The scoreboard lit up. The two teams emerged from their locker rooms onto the wide expanse of turf. The officials took their places. The fans cheered wildly.
As the Bradley Tech Trojans and the South Division Cardinals lined up along the sidelines for the first game of the season Thursday evening, the atmosphere felt more like a contest that could air on ESPN than a high school football matchup. It was the first football game ever played in the newly reconstructed South Stadium at 971 Windlake Ave.
The 90-year-old South Stadium was demolished last year and rebuilt with a slew of state-of-the-art renovations. Construction finished up last spring, making South Stadium the newest athletic facility in the Milwaukee Public School system.
The stadium is located next to Hayes Bilingual School, and everything is new: stands, press box, lights, sound system, concession stands, ticket booths, team locker rooms and a referee room. The field is now made of artificial turf.
"It’s awesome. It’s beautiful, especially compared to what they were playing on before," said Jill Radowicz, mother of a South Division football player.
South Stadium will be the home field for the football and soccer programs of South Division, Bradley Tech and Bay View high schools. It was designed to accommodate the South Side community, said Bill Molbeck, MPS athletics commissioner. For example, the soccer field in the new stadium will be wider than before, because the surrounding track was removed. "We saw that as another plus," Molbeck added.
The turf field will be significantly more durable than grass, allowing multiple games in a day to be played on it without damage, even if it rains.
South Stadium was a landmark on the South Side for almost a century, and the new field aims to honor that. Bricks from the original stadium make up the entryway that fans pass as they walk in to attend a game, and alumni who played on the field are invited to come back to support their teams in the newly improved environment.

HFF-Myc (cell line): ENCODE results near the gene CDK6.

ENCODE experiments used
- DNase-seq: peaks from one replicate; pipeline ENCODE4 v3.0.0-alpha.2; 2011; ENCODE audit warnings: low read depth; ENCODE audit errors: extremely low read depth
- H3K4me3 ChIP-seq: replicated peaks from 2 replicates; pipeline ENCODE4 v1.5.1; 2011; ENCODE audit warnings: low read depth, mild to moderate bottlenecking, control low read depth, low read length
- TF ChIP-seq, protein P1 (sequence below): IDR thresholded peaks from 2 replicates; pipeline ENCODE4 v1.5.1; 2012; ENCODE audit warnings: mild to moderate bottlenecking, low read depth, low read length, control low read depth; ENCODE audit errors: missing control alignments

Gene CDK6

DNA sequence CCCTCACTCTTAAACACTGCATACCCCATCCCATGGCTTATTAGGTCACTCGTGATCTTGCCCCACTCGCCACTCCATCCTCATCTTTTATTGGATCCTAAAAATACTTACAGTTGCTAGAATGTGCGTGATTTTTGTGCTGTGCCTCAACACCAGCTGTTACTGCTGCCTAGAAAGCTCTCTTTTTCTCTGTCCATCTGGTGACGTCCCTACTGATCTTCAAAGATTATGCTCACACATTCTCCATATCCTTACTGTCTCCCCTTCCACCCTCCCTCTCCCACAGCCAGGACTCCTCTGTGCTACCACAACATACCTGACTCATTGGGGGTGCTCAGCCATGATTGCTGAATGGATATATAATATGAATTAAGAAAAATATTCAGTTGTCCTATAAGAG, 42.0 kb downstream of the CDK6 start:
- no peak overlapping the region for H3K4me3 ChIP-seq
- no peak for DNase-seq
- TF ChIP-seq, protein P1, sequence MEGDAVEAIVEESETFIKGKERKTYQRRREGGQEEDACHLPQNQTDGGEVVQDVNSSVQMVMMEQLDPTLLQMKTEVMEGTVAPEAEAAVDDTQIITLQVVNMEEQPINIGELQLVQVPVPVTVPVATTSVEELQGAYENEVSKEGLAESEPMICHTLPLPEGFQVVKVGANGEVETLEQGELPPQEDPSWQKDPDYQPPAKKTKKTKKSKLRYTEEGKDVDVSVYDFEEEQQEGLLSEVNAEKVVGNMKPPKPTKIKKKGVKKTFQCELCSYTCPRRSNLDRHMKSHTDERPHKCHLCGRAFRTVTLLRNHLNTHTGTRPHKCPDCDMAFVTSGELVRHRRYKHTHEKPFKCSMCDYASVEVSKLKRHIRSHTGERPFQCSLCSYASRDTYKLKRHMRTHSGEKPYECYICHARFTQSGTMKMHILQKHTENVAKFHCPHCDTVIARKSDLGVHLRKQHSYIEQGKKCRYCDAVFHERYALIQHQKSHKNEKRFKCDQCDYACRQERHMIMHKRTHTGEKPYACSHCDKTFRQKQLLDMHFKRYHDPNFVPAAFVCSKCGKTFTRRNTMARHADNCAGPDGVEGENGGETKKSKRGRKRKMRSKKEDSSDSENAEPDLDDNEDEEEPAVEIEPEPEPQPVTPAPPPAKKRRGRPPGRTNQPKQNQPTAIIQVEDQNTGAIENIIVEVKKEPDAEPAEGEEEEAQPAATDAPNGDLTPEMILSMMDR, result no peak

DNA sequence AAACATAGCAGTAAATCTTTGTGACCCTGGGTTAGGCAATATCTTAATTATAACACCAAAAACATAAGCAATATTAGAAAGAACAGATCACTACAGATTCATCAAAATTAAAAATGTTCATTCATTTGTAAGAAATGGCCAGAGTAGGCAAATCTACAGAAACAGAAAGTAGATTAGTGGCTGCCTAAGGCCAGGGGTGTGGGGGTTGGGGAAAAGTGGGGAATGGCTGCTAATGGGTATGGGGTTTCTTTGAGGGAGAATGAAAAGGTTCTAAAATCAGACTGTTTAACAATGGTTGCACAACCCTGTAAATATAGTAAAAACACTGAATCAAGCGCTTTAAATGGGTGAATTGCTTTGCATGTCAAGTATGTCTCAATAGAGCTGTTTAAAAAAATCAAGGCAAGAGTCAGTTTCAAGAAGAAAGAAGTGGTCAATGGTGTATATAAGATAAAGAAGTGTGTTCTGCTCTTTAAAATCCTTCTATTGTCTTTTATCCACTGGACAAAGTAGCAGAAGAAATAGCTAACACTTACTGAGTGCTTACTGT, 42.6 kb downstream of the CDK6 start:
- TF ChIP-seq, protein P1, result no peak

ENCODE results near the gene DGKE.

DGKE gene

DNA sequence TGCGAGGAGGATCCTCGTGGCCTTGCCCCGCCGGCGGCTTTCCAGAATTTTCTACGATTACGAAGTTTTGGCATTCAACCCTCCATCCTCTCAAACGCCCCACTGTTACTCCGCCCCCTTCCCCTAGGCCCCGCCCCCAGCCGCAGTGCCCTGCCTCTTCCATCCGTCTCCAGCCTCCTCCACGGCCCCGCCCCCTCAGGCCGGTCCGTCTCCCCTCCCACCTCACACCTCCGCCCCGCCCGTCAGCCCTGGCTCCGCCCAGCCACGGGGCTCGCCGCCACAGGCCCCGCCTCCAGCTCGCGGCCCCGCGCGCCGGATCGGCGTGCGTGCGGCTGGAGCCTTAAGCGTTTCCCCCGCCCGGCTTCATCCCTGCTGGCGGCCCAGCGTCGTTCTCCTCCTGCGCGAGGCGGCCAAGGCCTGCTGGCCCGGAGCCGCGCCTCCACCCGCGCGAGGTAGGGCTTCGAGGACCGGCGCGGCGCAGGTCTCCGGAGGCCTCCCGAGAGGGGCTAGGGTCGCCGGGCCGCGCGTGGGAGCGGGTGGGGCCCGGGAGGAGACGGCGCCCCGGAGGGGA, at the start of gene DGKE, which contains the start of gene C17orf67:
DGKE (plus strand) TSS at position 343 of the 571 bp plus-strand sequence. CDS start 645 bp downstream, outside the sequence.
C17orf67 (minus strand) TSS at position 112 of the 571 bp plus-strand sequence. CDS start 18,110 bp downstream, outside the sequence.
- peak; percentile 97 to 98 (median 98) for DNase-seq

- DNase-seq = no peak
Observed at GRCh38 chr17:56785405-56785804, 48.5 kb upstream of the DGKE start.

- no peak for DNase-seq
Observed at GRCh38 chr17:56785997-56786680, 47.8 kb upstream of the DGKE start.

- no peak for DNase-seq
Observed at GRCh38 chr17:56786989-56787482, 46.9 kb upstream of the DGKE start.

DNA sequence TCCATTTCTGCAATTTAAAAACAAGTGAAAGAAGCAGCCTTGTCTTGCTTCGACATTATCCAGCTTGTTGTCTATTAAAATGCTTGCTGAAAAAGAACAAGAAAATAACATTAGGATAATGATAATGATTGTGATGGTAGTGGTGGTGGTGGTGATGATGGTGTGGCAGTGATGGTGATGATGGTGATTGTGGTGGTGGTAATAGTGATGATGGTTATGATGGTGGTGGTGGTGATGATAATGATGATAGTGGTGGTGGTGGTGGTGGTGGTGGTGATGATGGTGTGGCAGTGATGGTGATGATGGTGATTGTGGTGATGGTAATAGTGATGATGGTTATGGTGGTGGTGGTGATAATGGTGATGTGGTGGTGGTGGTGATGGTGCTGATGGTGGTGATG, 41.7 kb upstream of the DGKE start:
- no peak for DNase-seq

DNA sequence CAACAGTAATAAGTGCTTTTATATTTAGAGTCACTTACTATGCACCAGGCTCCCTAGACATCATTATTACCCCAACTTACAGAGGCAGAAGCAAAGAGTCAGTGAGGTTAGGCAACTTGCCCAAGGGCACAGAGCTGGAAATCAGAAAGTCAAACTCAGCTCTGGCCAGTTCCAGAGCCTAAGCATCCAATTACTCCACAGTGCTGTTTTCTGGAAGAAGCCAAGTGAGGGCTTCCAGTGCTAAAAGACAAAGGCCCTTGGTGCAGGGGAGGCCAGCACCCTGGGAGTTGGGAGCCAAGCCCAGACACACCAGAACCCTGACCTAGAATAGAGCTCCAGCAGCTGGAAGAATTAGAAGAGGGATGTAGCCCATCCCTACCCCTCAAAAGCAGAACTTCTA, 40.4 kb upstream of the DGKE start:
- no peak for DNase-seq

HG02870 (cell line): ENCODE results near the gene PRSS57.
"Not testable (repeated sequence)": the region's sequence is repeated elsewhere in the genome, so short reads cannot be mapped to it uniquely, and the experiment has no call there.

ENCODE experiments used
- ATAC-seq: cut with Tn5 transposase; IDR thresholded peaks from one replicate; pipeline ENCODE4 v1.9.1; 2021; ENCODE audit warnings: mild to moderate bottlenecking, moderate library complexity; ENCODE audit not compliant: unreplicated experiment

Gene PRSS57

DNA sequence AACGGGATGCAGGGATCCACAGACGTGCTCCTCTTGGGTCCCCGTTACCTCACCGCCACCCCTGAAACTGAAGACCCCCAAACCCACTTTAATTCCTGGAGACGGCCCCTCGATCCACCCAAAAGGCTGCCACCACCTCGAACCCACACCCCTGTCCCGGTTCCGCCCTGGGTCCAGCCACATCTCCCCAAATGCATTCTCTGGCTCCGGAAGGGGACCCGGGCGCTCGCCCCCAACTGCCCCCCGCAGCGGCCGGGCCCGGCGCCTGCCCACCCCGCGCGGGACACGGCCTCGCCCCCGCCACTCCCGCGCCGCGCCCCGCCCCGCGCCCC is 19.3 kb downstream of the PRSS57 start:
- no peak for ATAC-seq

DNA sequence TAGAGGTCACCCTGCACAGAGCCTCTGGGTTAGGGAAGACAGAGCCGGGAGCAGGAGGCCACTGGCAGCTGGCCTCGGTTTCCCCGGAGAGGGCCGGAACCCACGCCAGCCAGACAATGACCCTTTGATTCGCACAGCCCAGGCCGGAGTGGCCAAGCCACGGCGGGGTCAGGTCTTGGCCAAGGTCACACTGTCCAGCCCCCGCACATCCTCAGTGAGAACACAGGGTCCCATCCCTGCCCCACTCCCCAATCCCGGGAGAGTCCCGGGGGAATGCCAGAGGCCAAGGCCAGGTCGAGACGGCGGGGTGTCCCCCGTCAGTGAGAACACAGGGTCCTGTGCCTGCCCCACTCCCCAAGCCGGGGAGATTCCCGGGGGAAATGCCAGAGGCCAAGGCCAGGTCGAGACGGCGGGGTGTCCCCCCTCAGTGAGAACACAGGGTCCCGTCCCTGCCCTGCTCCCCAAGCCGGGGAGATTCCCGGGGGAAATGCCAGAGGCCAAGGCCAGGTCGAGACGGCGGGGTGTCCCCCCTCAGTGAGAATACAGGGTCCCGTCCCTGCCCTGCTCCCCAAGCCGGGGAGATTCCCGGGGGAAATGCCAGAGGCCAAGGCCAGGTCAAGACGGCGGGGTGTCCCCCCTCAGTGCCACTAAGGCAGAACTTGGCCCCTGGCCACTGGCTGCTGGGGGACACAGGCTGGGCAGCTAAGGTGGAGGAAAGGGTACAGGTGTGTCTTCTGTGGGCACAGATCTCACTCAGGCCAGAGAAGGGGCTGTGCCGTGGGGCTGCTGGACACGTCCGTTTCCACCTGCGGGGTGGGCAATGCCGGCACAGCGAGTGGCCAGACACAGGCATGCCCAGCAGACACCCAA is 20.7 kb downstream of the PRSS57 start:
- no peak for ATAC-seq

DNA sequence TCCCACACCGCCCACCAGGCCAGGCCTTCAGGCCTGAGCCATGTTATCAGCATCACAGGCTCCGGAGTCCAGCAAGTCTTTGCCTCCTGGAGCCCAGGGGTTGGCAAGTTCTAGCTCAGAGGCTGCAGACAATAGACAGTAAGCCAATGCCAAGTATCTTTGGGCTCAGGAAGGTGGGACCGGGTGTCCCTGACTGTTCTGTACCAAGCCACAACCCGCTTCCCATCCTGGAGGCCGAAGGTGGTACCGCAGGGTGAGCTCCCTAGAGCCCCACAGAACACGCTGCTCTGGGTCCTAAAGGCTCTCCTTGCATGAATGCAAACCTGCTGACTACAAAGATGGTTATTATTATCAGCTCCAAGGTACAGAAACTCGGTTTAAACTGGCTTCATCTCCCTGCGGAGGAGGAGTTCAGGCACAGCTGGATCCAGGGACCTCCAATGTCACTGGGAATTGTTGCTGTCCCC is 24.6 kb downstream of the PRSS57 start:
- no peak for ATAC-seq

"Alumni are hopeful that the stadium can bring big reunions to relive the greatness of Tech and support our newest generation of Tech," said Greg Becher, the athletic director at the school officially called the Lynde and Harry Bradley Technology and Trade High School, 700 S. 4th St.
Richard Gilbert, a Tech alumnus who now supports his son on the football team, is proud of the changes. "It’s a big difference from when I played here and it was all muddy. It looks real nice. The seats are better. It’s like night and day. I’m glad [we] get to play on a field like this, of this quality," he said.
Molbeck said that he hopes the new stadium fosters a sense of pride among the athletes who play on it because it is "something similar to what they would see and play in when they go to the suburbs and play in their non-conference games."
South Division football coach Carlos Rodriguez said his players understand that South Stadium is a special field to play on and they want the city to know it’s their home field. "They like that they have a nice facility. It makes them feel like a real football team compared to the dirt fields they used to have to play on," he said.
Rodriguez added that he hopes that the surrounding neighborhood and fans from the respective schools also appreciate the new South Stadium. "It’s all about taking ownership. I hope to see crowds and see it bringing the community together," he said.
Though Bradley Tech defeated South Division to win the first football game at South Stadium, Becher says that the new field is about something much bigger.
"The stadium has created a buzz about playing football and soccer in a modern facility, which will link the past memories to memories that are to be created," he said.
Editor’s note: This story has been updated to reflect the correct name of the South Division High School football coach.
Andrea Waxman is a staff reporter at the Milwaukee Neighborhood News Service. A professional writer, she is completing a graduate certificate in Digital Storytelling at Marquette University's Diederich College of Communication. Previously, she worked as a reporter and editor for a community newspaper and taught English and Japanese in several area middle and high schools.
Waxman has lived in Milwaukee since 1981, but spent most of her early years living in Tokyo, where her father was stationed at the American embassy. She returned to Japan in 1986 and again in 1993 when her husband was there as a Fulbright scholar.
In her free time, Waxman enjoys theater, movies, music, ethnic food, cities, travel, reading - especially the news of the day - and all kinds of people. She is interested in working for social justice and contributing to the vitality of the city.